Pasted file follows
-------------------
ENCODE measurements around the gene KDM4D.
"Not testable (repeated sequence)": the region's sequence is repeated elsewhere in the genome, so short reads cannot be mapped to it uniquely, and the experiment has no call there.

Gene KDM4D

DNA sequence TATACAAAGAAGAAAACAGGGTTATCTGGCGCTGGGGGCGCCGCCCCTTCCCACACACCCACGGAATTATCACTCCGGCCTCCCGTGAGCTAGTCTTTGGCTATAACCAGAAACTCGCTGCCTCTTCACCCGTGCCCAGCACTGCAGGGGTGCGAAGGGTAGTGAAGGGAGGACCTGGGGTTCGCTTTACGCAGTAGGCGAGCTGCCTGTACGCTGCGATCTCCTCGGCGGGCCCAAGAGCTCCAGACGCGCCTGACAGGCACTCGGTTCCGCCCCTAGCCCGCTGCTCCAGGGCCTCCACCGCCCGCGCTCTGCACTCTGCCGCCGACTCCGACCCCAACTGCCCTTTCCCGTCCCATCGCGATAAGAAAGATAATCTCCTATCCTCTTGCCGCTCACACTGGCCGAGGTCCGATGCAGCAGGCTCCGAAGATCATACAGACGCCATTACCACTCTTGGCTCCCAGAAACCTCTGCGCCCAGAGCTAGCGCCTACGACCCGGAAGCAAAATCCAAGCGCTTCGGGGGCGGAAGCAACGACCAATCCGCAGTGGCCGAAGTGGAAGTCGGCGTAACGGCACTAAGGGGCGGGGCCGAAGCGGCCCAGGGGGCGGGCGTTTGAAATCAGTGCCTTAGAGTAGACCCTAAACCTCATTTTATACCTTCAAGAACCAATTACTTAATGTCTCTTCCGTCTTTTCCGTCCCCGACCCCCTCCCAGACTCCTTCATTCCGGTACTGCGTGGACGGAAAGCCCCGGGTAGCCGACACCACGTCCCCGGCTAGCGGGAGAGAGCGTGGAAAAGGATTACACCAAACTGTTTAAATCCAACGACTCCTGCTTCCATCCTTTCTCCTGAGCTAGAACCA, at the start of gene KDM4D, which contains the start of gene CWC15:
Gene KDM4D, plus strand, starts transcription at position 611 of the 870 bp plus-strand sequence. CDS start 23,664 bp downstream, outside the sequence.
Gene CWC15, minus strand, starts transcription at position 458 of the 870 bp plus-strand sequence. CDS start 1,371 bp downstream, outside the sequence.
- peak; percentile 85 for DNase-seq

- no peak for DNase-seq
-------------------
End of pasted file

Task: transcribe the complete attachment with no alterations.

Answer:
ENCODE measurements around the gene KDM4D.
"Not testable (repeated sequence)": the region's sequence is repeated elsewhere in the genome, so short reads cannot be mapped to it uniquely, and the experiment has no call there.

Gene KDM4D

DNA sequence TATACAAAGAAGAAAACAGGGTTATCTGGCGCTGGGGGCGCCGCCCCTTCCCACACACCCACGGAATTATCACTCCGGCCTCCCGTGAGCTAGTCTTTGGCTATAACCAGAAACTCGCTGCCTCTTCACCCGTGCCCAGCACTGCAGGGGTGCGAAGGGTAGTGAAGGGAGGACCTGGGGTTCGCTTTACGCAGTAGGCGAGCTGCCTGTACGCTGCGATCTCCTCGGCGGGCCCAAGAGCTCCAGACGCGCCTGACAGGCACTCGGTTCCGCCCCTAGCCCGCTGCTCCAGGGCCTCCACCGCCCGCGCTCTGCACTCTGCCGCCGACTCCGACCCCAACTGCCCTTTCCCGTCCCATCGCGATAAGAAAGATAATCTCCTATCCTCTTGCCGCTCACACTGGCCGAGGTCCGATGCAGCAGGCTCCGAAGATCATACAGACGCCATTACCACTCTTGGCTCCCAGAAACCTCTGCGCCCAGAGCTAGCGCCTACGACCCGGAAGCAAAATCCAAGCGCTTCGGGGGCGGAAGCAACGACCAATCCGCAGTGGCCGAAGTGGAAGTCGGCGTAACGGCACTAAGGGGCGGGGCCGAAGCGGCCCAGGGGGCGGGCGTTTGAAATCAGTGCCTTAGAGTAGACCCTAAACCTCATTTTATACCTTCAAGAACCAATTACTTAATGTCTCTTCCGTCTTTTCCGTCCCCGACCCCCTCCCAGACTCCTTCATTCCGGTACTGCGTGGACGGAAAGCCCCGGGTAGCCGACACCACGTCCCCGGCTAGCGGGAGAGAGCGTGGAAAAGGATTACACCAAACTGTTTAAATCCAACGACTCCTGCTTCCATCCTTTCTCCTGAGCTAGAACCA, at the start of gene KDM4D, which contains the start of gene CWC15:
Gene KDM4D, plus strand, starts transcription at position 611 of the 870 bp plus-strand sequence. CDS start 23,664 bp downstream, outside the sequence.
Gene CWC15, minus strand, starts transcription at position 458 of the 870 bp plus-strand sequence. CDS start 1,371 bp downstream, outside the sequence.
- peak; percentile 85 for DNase-seq

- no peak for DNase-seq